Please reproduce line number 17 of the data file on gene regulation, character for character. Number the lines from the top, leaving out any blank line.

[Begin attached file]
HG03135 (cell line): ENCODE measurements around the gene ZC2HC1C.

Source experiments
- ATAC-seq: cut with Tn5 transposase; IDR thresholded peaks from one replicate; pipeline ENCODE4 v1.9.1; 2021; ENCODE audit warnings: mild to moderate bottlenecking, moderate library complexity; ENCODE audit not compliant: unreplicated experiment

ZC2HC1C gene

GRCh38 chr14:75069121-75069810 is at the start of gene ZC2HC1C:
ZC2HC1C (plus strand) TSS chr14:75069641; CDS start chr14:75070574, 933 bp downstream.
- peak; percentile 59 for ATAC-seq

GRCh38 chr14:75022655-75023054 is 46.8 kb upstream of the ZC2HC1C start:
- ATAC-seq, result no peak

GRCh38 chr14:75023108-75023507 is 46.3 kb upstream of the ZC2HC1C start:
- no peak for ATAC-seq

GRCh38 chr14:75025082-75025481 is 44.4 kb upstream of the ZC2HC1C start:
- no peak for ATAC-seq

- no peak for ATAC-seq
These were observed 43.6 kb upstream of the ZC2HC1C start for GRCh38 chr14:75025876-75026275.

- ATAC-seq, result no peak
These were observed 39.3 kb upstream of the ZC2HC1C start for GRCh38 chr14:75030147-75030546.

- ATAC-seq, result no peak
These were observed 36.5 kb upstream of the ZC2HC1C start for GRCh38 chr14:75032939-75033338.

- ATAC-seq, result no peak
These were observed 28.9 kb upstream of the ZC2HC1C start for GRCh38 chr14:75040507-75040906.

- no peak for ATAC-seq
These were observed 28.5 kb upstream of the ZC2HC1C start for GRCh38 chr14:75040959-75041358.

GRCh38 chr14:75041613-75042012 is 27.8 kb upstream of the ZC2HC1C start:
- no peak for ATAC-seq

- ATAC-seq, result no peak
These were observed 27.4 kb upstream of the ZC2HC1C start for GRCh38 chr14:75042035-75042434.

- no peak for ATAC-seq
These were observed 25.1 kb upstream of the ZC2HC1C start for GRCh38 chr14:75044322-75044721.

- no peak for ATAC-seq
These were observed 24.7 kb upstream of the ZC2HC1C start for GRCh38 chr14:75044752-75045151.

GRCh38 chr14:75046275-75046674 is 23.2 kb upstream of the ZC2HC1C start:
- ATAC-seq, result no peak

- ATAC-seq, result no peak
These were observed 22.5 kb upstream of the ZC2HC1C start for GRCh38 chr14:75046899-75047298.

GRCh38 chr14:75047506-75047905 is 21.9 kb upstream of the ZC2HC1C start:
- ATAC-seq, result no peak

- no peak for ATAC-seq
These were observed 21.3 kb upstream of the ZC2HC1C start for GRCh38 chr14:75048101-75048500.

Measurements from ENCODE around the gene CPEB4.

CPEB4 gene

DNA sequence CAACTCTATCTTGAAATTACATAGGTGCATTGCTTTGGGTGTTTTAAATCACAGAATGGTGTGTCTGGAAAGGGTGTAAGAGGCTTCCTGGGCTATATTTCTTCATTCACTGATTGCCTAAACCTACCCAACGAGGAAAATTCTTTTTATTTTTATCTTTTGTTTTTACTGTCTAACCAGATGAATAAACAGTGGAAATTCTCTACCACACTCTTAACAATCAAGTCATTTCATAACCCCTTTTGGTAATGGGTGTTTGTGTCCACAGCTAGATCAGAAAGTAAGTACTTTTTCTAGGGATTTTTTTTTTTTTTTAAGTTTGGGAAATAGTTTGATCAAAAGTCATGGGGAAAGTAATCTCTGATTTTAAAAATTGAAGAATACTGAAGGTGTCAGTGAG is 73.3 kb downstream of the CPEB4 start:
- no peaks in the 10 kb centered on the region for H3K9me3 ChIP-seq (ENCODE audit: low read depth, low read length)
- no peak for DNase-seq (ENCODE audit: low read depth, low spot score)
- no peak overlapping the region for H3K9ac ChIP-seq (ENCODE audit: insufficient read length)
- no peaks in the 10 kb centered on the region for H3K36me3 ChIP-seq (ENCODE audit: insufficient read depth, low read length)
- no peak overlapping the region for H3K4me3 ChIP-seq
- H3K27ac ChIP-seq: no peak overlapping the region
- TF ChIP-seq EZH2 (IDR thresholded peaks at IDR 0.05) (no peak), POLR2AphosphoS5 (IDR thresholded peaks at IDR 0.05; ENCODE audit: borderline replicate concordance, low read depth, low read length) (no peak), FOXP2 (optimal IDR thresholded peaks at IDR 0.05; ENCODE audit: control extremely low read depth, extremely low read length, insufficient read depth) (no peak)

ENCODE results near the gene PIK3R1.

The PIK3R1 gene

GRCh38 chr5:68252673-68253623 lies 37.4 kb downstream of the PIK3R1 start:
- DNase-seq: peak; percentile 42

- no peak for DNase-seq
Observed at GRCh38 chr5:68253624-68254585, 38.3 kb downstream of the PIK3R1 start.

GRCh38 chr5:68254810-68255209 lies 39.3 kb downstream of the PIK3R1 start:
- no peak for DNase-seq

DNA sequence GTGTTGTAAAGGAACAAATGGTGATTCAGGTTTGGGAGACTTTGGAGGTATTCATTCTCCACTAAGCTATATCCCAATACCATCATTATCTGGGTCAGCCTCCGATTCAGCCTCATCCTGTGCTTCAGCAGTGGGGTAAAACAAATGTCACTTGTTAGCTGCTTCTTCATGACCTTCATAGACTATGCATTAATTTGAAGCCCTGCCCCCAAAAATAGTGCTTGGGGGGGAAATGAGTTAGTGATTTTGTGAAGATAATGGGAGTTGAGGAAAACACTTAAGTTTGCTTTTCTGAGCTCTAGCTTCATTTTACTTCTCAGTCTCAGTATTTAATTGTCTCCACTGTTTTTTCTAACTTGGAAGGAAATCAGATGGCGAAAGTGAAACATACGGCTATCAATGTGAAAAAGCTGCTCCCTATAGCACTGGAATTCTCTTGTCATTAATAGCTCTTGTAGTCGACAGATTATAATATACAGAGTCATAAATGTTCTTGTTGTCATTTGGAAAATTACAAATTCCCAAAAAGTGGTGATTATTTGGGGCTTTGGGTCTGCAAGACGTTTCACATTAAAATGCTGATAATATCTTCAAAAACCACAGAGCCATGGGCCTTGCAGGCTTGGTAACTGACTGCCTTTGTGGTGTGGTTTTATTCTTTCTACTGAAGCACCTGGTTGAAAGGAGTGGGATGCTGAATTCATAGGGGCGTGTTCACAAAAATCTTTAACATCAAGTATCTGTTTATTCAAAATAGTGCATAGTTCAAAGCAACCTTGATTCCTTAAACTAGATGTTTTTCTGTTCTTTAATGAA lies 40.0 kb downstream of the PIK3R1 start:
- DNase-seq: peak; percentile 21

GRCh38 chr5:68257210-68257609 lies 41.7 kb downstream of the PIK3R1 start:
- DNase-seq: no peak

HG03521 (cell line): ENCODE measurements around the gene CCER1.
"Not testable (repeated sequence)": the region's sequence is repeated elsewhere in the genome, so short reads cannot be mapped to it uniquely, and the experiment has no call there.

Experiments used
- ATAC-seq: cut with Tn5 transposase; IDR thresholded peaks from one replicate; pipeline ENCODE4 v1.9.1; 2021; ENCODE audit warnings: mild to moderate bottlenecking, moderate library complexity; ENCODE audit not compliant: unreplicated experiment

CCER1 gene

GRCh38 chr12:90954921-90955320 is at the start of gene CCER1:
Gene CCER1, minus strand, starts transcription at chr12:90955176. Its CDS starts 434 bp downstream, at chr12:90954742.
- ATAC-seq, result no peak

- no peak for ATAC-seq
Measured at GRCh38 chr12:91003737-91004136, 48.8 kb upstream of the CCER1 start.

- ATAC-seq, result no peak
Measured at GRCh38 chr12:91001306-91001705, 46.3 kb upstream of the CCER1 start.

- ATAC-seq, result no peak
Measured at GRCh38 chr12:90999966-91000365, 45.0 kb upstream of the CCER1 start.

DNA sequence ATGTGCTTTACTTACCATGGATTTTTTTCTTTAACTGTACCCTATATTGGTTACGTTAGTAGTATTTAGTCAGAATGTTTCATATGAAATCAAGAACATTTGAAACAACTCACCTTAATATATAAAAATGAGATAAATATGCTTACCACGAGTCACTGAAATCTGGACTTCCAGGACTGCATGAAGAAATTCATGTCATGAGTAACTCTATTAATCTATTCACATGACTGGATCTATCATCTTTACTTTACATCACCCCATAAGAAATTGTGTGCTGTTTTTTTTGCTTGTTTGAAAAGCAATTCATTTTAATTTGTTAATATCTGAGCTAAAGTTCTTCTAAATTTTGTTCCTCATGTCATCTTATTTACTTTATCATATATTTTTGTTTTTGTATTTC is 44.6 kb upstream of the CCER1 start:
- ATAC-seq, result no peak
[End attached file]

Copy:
These were observed 39.3 kb upstream of the ZC2HC1C start for GRCh38 chr14:75030147-75030546.